Up to a third of Hong Kong’s MPF providers could close or merge with rivals as a result of narrowing margins and government pressure to reduce fees, say industry players.

Recent government proposals to introduce a new low-cost fund for the compulsory employee pension scheme have caused concern amongst Hong Kong's asset managers and servicing firms, with the market set to become ever-more passive.

And it comes amid reports that Standard Chartered has put its Hong Kong pensions business up for sale.

In March, the Hong Kong government and the Mandatory Provident Fund Schemes Authority (MPFA) introduced new rules requiring a reduction in fees and the introduction of a new low-cost “core” fund. Local and smaller fund providers are expected to be worst hit by rules imposing a fee cap of 0.75%.

Enrique Gonzalez, head of product for Asia at Milestone, an operations software provider specialising in the funds industry, said internal reform was the only way forward.

For asset managers, Gonzalez says a lot of the inefficiencies are in operations, which is where companies can make savings: “They can’t charge any less for the investment capability. The custodians and administrators have been squeezed to rock-bottom already. The only way you get to make savings of 10bps, which is what you need, is to streamline your own internal processes.”

In Hong Kong, the big global asset managers, who have experienced this kind of fee pressure in other regions, will find it a bit easier to deal with, and they have the buying power, said Phil Cook, Milestone’s Hong Kong-based business development director.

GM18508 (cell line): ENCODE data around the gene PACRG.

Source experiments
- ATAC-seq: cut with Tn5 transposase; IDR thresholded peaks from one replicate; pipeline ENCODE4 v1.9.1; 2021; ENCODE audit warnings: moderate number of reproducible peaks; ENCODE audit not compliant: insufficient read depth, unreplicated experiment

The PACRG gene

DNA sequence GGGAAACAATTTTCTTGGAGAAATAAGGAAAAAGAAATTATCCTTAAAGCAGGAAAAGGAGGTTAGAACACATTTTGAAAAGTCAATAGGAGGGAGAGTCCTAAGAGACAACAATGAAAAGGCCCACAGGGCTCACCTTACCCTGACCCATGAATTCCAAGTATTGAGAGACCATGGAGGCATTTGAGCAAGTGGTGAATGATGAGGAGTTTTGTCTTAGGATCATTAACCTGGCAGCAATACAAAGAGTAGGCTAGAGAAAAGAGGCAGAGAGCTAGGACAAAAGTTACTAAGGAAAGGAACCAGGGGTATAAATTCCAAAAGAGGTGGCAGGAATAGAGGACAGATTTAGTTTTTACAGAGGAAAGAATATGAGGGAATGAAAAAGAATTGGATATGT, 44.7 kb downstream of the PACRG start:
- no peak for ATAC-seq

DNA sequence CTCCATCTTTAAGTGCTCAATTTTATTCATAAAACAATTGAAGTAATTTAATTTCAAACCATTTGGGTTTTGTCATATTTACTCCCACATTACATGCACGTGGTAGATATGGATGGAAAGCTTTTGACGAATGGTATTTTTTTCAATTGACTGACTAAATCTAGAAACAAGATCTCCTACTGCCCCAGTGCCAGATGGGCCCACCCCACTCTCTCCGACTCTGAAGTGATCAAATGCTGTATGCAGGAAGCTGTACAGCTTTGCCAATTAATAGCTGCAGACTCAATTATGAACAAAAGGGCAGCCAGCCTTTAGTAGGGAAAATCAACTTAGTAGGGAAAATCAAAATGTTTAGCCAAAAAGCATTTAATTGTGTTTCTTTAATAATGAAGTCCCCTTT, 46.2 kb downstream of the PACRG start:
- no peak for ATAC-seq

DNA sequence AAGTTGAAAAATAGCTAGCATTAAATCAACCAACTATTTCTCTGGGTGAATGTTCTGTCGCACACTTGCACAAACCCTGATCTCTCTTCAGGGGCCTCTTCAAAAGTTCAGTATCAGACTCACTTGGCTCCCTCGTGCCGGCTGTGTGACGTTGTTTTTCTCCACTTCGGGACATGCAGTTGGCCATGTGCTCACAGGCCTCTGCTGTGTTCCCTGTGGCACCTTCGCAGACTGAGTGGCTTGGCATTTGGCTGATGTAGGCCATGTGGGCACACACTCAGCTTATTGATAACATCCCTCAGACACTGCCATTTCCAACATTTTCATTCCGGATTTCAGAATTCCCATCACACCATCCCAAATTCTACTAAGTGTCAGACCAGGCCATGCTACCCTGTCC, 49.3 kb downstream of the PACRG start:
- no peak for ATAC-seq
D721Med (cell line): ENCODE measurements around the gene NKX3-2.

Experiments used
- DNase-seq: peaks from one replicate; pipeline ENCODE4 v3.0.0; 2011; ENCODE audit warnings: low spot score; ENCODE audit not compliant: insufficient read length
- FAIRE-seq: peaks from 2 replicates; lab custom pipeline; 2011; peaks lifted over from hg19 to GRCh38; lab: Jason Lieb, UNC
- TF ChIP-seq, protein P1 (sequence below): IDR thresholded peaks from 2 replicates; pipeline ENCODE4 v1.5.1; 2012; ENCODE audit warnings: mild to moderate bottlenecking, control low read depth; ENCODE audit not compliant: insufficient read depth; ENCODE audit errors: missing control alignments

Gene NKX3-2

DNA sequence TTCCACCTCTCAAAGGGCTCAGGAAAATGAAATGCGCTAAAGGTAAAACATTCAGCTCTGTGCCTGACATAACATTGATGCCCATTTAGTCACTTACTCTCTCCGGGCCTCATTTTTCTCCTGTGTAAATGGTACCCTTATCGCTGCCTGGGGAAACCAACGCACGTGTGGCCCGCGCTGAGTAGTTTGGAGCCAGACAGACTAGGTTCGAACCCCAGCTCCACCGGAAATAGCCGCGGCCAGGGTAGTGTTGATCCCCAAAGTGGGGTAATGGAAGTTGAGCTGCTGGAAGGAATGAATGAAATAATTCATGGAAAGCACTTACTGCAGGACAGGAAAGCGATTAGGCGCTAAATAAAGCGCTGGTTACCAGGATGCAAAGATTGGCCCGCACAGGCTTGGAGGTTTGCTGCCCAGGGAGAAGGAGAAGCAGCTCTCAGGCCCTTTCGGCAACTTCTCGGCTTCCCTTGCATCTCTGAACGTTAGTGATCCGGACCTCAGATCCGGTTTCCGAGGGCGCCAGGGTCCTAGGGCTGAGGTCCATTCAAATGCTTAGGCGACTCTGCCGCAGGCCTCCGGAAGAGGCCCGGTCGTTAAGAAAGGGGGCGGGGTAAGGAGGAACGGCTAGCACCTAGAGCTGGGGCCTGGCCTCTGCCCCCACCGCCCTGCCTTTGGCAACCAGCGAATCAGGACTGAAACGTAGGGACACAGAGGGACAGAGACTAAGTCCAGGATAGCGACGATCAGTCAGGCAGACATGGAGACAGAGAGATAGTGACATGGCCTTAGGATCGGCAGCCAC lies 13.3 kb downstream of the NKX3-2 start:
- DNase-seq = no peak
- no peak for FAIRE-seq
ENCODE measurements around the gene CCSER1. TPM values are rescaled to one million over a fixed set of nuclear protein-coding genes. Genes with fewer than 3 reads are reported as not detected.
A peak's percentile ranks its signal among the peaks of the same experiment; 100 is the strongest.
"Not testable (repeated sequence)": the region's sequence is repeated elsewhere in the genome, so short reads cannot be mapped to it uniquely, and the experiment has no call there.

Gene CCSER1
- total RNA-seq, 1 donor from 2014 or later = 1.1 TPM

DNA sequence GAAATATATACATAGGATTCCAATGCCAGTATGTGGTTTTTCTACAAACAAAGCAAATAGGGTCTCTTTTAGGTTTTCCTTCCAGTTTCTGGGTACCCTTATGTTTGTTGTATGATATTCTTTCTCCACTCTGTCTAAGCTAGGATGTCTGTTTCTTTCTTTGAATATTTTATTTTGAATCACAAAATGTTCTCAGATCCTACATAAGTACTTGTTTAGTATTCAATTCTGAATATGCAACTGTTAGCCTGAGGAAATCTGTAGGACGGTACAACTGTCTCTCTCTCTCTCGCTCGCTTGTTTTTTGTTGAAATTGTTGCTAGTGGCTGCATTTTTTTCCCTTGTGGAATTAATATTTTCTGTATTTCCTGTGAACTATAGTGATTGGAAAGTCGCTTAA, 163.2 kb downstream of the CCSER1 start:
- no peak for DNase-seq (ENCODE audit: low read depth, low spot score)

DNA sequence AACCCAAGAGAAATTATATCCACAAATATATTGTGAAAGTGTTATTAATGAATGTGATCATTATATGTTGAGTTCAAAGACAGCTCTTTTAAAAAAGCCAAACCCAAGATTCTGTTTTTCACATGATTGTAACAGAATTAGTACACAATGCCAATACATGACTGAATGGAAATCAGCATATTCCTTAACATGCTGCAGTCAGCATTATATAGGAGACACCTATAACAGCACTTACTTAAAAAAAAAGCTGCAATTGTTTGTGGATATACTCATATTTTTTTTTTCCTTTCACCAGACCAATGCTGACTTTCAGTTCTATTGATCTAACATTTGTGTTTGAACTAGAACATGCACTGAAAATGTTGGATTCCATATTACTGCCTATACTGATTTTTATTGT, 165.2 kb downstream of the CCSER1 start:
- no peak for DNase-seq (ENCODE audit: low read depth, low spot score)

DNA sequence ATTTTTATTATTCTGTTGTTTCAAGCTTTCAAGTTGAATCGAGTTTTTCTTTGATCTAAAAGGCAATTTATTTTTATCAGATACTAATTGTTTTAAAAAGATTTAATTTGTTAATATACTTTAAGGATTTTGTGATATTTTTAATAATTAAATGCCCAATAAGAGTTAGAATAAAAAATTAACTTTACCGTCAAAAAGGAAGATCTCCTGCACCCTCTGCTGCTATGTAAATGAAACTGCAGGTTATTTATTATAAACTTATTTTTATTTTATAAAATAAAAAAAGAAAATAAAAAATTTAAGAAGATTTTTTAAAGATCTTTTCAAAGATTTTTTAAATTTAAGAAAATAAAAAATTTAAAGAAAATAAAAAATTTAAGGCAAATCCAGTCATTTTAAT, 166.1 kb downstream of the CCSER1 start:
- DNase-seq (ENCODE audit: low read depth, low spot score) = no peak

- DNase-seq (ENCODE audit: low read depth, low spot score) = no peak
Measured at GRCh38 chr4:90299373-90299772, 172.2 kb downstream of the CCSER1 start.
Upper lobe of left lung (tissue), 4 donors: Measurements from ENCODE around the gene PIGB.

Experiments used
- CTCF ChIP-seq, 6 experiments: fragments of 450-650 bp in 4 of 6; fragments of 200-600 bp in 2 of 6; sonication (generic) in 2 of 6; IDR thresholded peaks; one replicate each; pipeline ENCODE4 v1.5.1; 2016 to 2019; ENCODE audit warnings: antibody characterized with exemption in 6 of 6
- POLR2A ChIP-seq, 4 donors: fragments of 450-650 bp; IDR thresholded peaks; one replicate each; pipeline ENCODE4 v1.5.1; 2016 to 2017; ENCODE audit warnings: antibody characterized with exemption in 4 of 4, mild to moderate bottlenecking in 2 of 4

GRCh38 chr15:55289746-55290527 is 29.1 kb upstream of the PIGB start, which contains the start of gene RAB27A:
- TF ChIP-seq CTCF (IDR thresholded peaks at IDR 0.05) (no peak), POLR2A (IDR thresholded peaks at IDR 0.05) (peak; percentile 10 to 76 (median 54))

The local and smaller players are less likely to survive the squeeze “because they have neither the clout or the buying power to negotiate downwards,” he added.

“What’s likely to happen is that the 15 or 16 MPF providers will be whittled down to 9 or 10, through closures and consolidation.”

Last year, the Axa Group pulled out of the MPF market and its funds were merged into the MPF range of Principal's pension arm, in a $335 million deal. Yesterday, Reuters reported that Standard Chartered is putting its HK$20 billion ($2.6 billion) Hong Kong pensions business up for sale for $350 million.

Cook said: “I expect smaller firms who only have three or four MPF funds will be the first out the door, because it’s just not viable for them.”

A product manager at one of the global fund management groups in Hong Kong calculated it costs them 60 to 62 bps to cover custodian and administrative costs on their MPF funds. With only 75bps on the product, everyone is being squeezed on cost.

In the UK, where new rules for defined contribution pensions imposed a 75bps cap on administration costs, the challenge for asset managers was similarly harsh. And lowering the fees for one set of products naturally led to questions of why the managers couldn’t do the same for their regular retail funds.

Another industry insider talking to AsianInvestor said that when the core option comes into play with the cap on fees, “we will see the market become increasingly passive, with index products and smart-beta type funds".

If experience from the UK is any guide, that prediction is likely to be accurate. There, almost 80% of investors in the new private pensions scheme are in the default fund. In Hong Kong, the figure is currently 15% but market experts say that could rise as high as 50% under the new arrangements.

New portability rules will allow MPF scheme members to move not just their own contributions, but those of their employer, to a new provider. “Certain people,” said the industry expert, “will decide this is not a business they want to be in.”